Thousands of "mortgage prisoners" trapped for years by expensive loans will be able to move to cheaper deals under new lending rules
The Financial Conduct Authority (FCA) has confirmed that affordability checks have been relaxed to allow customers stuck with expensive mortgages to switch to a better product.
The new rules will affect an estimated 30,000 customers who have not been able to move to a more affordable mortgage despite being up to date with their monthly payments.
"Responsible lending is hugely important, and unaffordable borrowing is a cause of significant harm.
"We are removing barriers to switching in our rules and we would like to see firms make changes to their own processes quickly in order that customers can benefit as soon as possible," says Christopher Woolard, executive director of strategy and competition at the FCA.
"We are also taking steps to help those who have mortgages with inactive lenders or unregulated entities to ensure that they are aware that they may now be able to switch and save money," he adds.
The new rules allow lenders to use "more proportionate" affordability checks for customers who meet certain criteria, such as being up-to-date with payments under their existing mortgage and not looking to move house, or borrow more.
The proposals also aim to reduce the time and costs of switching mortgage.
Affordability checks were tightened during and after the 2008 financial crisis and were followed by more stringent lending standards. This led to customers being stuck on mortgage products with high interest rates unable to switch to new loans because they no longer met the criteria.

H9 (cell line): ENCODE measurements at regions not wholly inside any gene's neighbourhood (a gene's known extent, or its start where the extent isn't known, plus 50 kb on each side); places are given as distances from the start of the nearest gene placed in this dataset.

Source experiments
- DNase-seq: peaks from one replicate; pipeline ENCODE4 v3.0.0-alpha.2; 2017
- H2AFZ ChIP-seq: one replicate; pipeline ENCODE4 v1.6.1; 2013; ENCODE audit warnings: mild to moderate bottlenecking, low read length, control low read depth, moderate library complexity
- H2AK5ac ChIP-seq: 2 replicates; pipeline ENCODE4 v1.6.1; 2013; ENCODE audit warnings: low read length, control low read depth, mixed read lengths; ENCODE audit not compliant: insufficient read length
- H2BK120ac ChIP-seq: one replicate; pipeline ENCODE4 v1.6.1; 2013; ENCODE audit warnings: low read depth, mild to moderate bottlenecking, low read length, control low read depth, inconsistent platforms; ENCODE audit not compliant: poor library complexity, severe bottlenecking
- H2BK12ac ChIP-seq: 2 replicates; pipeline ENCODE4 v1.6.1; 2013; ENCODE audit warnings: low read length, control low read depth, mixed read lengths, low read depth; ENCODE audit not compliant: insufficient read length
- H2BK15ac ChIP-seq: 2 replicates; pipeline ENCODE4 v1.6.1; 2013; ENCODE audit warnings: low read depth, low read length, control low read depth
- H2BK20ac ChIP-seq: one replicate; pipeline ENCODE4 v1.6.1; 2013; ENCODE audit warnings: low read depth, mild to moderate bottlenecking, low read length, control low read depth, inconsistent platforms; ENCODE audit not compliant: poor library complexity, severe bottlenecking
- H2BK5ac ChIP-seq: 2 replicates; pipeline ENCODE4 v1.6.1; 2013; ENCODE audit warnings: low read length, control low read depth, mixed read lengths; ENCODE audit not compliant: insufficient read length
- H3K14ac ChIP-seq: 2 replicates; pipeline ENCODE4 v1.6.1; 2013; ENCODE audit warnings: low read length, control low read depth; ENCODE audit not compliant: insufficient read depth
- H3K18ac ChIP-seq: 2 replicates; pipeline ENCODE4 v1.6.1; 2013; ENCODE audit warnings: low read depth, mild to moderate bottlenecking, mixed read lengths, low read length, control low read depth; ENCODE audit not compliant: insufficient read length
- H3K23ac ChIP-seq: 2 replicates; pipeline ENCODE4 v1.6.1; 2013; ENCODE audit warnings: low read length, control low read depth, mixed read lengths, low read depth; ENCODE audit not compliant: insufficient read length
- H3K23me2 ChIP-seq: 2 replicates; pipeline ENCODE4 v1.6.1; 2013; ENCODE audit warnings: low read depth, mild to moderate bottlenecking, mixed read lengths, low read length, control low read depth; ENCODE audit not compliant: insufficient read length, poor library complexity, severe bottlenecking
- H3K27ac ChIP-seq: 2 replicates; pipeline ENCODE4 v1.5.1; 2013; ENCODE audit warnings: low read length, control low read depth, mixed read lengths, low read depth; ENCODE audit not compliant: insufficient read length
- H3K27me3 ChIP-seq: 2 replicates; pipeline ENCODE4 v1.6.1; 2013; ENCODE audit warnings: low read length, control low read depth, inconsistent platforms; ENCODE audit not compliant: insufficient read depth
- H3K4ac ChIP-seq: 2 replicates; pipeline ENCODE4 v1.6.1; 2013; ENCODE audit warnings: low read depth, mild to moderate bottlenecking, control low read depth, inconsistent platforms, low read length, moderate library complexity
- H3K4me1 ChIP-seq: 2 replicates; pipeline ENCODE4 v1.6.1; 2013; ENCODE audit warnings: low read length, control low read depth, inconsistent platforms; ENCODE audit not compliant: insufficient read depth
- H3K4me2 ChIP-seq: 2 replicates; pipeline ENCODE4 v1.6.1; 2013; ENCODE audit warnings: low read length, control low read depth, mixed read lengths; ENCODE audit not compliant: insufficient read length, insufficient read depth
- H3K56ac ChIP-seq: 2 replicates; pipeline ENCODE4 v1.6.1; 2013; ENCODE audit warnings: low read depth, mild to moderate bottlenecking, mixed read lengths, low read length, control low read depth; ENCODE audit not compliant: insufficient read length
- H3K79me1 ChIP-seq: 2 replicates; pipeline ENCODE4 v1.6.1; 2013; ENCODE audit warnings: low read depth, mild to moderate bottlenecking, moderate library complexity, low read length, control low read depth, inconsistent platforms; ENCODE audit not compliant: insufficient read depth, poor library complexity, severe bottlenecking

Interest rates are now at an historic low and yet thousands of consumers have become "mortgage prisoners" stuck with payments significantly above the market rate through no fault of their own.
The financial regulator says the new rules have now removed barriers preventing some mortgage customers from finding a cheaper deal.
But Martin Lewis, founder of MoneySavingExpert warns that there are still more than 100,000 mortgage customers stuck in a financial trap and the new rules will only unchain "a tiny fraction of the UK’s mortgage prisoners".
He adds: "Mortgage prisoners are victims of irresponsible pre-crisis lending. As a result of the banks’ reckless behaviour they were often given mortgages which were too large – sometimes up to 125% of their income.
"Post-crisis, when lending rules tightened up, they were left out in the cold, unable to benefit from competition and therefore exposed to a decade of expensive standard variable rates – the type most mortgage customers want to run from. Some were sold on, by the state, to unregulated and inactive lenders as a financial asset.
"The damage this has done to their finances means many of these consumers are now unattractive to most lenders and prevented from accessing the most competitive rates – and the FCA has no way to force or incentivise firms to take them on. It is now time for the government to act."